Your real estate agent asked you a number of questions during the buyer’s consultation. Those questions helped him drill down on exactly what you’re looking for a home. You’ve narrowed the list, seen your top picks and you think you’re ready to put in your first offer.
Generally, your real estate agent will tell you all the essentials about the home you’re planning to purchase, especially the factors that may affect its listing price.
However, there are some things that only the neighbors will know.
If you’re new to the area and feeling anxious about the unknowns of a neighborhood your future neighbors may be able to answer any questions and ease your mind.
Look for a friendly face and ask your future neighbors these questions:
What is it like living here?
This is a great opening question. It will allow neighbors to share information about the things they like and dislike about the neighborhood without restrictions.
Unlike your real estate agents, your neighbors are not limited in the information they can share with you about the area. Their answer can offer realistic details and help you a grasp of what day to day life in the community looks like.
Ask as many people as you can to weigh in on the pros and cons. Online resources like NextDoor can be of help if you aren’t able to speak with anyone face to face.
If the feedback is mostly positive it’s safe to say that you’re on the right track.
If you have a chance to change anything what would it be?
After asking what they like about the neighborhood, follow up with this question.
It will allow the person you’re talking to talk about the things they dislike in the neighborhood which might affect you in the future. When asked specifically what they would change it causes the person to focus on that rather than a general overview of the experience.
How safe is the neighborhood?
It’s not unusual for home buyers to check the crime rate of a prospective neighborhood.
I recommend taking it one step further and asking the neighbors about their experiences. All crimes aren’t reported and sometimes things that would be considered more of a nuisance are only discussed amongst neighbors.
Walk around and talk about recent issues in the neighborhood. Ask if they have security installed in their homes and find out if they have a regular neighborhood watch.
How do people socialize in the neighborhood?
This question is useful in determining whether the neighborhood is right for you or not. It can also tell you what type of community the residents have.
Do they host neighbor events like:
- Backyard barbecues
- Couch karaoke
- Neighborhood haunted house
- Easter egg hunts other activities on a regular basis.
My neighborhood has all of the above which is great for me because I’m very social and have school-aged children. These things could be either a negative or positive based on your disposition but its definitely worth knowing before buying.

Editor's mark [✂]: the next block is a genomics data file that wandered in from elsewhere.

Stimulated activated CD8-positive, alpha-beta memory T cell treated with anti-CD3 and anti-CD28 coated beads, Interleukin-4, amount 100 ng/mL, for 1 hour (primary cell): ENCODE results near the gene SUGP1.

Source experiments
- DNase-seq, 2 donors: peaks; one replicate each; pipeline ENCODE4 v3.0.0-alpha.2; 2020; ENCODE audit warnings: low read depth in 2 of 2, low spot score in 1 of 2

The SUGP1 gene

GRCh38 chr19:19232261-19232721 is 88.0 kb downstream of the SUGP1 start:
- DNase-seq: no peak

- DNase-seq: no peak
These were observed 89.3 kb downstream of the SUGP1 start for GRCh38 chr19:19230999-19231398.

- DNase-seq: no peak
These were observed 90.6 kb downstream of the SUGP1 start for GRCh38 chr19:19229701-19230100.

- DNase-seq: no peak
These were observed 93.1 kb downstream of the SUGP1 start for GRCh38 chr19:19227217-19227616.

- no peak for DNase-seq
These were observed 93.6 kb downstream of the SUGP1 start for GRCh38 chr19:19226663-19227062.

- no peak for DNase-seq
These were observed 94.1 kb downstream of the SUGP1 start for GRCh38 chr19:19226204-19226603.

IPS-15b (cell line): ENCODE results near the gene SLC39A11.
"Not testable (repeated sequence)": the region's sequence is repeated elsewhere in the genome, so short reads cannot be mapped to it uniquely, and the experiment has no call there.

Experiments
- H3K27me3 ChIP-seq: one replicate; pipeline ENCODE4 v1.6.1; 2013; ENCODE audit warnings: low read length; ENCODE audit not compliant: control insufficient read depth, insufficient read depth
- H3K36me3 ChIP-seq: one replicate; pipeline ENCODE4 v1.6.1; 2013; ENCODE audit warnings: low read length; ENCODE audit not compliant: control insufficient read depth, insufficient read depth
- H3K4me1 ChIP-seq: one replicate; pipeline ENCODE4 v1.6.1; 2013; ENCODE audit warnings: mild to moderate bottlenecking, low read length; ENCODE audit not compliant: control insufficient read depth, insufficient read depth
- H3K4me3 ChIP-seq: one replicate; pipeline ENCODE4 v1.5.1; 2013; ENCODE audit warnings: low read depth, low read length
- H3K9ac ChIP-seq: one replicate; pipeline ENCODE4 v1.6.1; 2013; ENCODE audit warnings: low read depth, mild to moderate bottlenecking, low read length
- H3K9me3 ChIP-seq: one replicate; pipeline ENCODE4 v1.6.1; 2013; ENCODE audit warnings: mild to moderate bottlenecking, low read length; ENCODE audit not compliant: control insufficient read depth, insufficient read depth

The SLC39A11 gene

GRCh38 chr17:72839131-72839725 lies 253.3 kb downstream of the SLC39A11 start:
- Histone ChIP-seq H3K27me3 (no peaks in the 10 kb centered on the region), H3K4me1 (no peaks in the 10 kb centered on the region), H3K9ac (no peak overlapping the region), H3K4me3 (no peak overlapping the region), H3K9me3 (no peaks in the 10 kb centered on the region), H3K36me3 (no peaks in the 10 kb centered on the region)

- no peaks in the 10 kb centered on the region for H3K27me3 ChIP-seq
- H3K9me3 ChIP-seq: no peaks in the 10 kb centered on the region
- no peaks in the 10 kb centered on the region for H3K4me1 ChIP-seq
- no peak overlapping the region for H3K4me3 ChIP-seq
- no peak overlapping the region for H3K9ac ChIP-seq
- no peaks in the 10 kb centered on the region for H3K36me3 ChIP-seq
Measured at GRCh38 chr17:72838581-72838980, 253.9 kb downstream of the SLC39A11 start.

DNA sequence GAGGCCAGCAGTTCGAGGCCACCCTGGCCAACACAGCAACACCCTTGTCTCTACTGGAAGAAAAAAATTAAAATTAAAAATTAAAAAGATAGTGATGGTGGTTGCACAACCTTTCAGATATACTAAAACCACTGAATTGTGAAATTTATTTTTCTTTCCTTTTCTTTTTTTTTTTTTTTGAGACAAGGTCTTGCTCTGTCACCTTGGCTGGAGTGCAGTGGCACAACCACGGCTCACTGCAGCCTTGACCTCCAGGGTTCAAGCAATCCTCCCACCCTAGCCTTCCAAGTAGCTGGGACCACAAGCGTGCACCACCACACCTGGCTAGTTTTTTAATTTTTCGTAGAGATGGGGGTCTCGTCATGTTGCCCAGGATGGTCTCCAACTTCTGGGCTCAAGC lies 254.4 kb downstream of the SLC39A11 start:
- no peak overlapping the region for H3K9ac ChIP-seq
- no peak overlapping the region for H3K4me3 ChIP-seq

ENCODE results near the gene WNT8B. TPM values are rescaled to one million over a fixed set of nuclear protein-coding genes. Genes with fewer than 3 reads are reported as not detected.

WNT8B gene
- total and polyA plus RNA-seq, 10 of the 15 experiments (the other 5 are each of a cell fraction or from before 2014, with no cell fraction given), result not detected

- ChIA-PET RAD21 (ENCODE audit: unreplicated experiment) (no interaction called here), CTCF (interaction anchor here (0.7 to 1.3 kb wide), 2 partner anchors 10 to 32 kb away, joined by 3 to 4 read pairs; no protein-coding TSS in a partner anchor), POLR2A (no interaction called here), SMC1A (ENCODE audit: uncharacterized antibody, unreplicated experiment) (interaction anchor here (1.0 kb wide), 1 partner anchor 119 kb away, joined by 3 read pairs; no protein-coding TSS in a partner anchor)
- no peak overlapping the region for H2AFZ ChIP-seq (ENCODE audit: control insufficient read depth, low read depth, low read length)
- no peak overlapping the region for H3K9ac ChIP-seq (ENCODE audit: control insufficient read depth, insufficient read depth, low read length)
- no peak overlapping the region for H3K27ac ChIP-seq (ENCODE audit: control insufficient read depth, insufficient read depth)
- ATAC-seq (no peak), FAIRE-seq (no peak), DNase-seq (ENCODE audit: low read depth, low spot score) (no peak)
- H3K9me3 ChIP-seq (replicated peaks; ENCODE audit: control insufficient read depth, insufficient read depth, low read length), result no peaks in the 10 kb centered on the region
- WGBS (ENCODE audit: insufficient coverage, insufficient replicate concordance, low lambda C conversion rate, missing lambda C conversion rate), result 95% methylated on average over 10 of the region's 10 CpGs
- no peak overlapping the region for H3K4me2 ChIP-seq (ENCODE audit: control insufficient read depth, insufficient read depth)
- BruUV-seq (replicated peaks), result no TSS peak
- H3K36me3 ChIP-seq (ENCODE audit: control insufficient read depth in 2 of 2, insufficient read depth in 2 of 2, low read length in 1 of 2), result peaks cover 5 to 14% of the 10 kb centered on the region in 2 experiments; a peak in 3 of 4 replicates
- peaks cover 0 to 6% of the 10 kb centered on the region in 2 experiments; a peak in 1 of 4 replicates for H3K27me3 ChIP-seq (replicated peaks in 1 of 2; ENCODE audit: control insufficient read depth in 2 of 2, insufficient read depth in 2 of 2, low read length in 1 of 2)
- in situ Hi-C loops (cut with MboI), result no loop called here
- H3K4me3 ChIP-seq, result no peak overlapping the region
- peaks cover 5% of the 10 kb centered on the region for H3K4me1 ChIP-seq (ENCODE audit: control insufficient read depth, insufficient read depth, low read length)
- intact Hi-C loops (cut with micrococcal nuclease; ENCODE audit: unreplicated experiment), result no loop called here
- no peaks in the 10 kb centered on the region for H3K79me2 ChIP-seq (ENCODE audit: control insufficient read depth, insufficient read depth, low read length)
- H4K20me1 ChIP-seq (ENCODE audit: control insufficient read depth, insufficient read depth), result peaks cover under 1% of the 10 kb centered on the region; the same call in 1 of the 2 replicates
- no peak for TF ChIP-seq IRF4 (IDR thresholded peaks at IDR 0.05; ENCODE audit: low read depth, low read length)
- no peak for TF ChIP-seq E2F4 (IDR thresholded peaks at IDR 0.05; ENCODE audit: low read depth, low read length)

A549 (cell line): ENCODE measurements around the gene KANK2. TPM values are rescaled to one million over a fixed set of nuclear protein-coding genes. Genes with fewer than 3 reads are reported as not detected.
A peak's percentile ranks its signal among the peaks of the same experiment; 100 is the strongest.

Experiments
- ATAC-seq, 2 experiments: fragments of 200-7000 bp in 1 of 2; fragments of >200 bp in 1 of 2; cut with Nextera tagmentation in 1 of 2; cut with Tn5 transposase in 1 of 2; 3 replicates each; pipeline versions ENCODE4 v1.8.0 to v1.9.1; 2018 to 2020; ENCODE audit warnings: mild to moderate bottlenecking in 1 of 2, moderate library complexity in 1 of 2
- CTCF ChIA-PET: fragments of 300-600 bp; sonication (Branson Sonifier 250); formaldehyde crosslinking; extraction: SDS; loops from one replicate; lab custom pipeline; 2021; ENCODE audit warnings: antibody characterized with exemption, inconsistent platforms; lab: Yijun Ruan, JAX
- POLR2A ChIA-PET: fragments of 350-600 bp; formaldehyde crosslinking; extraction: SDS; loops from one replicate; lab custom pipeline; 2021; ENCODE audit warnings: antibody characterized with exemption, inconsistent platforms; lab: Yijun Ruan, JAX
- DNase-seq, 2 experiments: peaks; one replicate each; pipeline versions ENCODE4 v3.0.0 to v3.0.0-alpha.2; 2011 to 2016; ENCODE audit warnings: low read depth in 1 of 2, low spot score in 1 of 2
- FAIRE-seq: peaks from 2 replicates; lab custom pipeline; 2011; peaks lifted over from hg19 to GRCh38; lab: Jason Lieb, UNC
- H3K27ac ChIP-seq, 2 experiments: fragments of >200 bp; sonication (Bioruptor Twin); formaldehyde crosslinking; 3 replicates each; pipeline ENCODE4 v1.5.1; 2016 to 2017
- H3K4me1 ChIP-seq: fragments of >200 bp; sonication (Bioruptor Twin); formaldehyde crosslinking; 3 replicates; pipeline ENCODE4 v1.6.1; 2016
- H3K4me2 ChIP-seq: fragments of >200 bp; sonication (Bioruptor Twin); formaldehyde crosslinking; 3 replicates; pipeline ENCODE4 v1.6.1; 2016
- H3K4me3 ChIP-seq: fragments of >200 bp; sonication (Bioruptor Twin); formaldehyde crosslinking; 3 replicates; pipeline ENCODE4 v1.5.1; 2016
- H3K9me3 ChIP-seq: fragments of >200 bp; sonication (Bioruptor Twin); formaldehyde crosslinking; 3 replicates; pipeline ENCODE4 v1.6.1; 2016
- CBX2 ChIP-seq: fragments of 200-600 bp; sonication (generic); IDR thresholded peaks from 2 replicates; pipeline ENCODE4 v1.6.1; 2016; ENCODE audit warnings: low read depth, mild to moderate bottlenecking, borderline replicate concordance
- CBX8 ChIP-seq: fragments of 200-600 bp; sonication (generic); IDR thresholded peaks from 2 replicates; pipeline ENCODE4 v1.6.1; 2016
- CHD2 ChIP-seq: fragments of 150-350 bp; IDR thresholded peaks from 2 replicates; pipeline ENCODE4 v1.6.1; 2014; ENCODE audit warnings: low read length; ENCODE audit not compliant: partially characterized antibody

What has been their experience with the schools in the neighborhood?
Whether you have kids or not, schools should be a primary concern when looking for a new home. A good school district usually equates to higher property values which offer a considerable advantage when you decide to sell your house.
You can go online and search for the school’s ratings and test scores but it’s also a good idea to ask about the personal experience of neighborhood parents.
Ask them about the school, principal, and favorite teachers.
Are there any good daycares in the area?
How is the commute from this area?
You’ve probably driven around the neighborhood, visited the supermarket and got a feel for the traffic in the area.
But how’s the commute?
Asking neighbors about rush hour traffic will give you more insight into daily road conditions. You may also want to know their opinions on the metro station, park and go, and commuter bus routes.
Do you know anything about this property?
Once you have a grasp of the neighborhood vibe, now is the right time to ask questions about the property you’re considering.
Sometimes neighbors have an inside scoop on the property.
Maybe the dishwasher flooded the kitchen earlier this year.
The owners may have taken extraordinary care of the house and frequently updated it throughout the years.
The sellers may be going through a divorce or are moving out of state. Any of these items could help you during the negotiation process.
Are you thinking about buying a home soon? Check out our Steps to Buying a Home Guide. Feel free to give me a call at 703-539-2053 or email info@AskAWalker.com to schedule a private showing of this or any other property.
About the Author
The above article was written by Abraham Walker, Your Northern Virginia Real Estate Agent, helping clients market their homes to achieve high sales with a quick closing time is my main priority. He’s the co-founder of Ask A Walker and can be found on YouTube, Facebook, and HERE on this blog.